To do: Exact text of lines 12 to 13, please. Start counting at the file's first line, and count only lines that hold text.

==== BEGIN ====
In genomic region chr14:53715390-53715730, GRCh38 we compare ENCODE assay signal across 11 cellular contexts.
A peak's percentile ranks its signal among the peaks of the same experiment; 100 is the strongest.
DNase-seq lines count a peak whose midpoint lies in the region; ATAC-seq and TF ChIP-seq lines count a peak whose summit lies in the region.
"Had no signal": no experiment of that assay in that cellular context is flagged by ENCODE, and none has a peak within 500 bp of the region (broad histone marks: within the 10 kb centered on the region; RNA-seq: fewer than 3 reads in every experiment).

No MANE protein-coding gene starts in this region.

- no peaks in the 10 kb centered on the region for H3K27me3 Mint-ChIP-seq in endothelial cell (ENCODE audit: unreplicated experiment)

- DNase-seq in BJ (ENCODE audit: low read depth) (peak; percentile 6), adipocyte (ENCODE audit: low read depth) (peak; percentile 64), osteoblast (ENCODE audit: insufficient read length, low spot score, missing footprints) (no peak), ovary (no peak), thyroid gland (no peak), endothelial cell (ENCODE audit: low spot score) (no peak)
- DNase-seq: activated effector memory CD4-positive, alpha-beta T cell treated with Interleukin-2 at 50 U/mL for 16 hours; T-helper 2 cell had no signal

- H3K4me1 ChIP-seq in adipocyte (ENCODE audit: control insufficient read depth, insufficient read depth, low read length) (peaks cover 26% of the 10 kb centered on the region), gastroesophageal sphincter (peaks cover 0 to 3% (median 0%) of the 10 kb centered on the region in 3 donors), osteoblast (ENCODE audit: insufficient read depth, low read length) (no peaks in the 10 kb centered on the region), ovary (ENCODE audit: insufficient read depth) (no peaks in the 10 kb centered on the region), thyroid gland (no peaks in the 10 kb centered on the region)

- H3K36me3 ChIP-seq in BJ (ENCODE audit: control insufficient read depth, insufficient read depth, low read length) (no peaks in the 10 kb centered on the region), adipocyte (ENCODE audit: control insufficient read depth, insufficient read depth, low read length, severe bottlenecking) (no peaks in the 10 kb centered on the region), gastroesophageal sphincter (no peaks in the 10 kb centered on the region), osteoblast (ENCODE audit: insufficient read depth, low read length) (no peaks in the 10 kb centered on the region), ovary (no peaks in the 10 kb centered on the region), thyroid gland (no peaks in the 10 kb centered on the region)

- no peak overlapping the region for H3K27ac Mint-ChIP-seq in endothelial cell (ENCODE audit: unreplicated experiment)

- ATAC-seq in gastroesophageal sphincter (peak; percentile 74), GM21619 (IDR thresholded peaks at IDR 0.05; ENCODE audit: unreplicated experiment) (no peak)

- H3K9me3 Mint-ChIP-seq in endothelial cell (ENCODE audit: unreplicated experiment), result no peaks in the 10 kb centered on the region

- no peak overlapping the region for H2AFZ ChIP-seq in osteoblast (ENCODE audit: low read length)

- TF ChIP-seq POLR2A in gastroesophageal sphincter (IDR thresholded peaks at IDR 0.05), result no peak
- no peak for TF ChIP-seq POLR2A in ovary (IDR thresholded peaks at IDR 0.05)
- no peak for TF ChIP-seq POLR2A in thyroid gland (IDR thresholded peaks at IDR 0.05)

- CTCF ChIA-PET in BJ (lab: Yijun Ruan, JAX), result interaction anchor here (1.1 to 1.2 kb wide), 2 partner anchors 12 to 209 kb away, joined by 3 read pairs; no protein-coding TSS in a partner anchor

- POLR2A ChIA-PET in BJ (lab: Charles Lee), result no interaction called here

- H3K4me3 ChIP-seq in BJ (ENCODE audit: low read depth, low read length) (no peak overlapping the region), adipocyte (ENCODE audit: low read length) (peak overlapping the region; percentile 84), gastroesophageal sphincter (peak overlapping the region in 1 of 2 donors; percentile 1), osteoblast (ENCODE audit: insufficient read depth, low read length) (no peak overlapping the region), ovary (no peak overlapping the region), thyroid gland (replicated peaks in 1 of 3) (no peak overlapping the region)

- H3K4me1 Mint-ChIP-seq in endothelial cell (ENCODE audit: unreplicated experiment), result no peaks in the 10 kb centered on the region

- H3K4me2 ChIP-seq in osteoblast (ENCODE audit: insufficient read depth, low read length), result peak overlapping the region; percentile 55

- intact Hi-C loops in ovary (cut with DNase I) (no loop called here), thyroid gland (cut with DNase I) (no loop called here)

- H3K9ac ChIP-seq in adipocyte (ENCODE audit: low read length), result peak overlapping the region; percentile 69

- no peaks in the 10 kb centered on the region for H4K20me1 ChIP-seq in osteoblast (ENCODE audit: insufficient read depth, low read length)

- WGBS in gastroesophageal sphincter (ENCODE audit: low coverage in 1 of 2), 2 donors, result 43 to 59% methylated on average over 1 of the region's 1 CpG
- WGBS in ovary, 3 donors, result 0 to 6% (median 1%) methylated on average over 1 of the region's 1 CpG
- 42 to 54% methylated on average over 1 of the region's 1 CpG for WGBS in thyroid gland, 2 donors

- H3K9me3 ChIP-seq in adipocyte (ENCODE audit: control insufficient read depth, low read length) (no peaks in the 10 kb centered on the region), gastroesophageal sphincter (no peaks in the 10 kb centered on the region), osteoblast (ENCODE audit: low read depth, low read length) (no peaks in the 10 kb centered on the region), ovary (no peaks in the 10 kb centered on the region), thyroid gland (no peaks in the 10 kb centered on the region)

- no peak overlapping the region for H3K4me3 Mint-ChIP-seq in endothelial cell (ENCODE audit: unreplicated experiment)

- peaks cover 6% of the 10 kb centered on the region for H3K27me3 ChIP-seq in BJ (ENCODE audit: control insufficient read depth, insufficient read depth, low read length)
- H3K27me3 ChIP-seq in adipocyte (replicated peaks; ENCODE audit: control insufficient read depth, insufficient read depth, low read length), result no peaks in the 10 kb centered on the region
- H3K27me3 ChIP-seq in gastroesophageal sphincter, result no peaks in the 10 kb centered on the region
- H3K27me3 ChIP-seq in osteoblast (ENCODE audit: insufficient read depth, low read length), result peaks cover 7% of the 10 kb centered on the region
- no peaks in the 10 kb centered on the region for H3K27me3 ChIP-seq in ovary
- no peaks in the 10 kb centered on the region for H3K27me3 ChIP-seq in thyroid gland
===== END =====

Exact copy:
- ATAC-seq in gastroesophageal sphincter (peak; percentile 74), GM21619 (IDR thresholded peaks at IDR 0.05; ENCODE audit: unreplicated experiment) (no peak)

- H3K9me3 Mint-ChIP-seq in endothelial cell (ENCODE audit: unreplicated experiment), result no peaks in the 10 kb centered on the region